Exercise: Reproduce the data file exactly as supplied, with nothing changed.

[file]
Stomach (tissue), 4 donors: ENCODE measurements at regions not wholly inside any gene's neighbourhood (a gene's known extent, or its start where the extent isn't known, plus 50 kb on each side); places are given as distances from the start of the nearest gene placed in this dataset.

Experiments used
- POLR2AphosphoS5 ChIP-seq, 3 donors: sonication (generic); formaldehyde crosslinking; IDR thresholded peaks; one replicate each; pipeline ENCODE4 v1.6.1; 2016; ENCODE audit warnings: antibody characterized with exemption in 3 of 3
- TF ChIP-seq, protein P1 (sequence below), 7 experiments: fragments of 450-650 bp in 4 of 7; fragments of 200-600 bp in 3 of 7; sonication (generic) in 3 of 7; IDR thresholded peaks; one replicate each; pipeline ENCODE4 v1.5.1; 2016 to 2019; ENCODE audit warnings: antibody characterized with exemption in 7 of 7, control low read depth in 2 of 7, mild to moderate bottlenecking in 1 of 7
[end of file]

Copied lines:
Stomach (tissue), 4 donors: ENCODE measurements at regions not wholly inside any gene's neighbourhood (a gene's known extent, or its start where the extent isn't known, plus 50 kb on each side); places are given as distances from the start of the nearest gene placed in this dataset.

Experiments used
- POLR2AphosphoS5 ChIP-seq, 3 donors: sonication (generic); formaldehyde crosslinking; IDR thresholded peaks; one replicate each; pipeline ENCODE4 v1.6.1; 2016; ENCODE audit warnings: antibody characterized with exemption in 3 of 3
- TF ChIP-seq, protein P1 (sequence below), 7 experiments: fragments of 450-650 bp in 4 of 7; fragments of 200-600 bp in 3 of 7; sonication (generic) in 3 of 7; IDR thresholded peaks; one replicate each; pipeline ENCODE4 v1.5.1; 2016 to 2019; ENCODE audit warnings: antibody characterized with exemption in 7 of 7, control low read depth in 2 of 7, mild to moderate bottlenecking in 1 of 7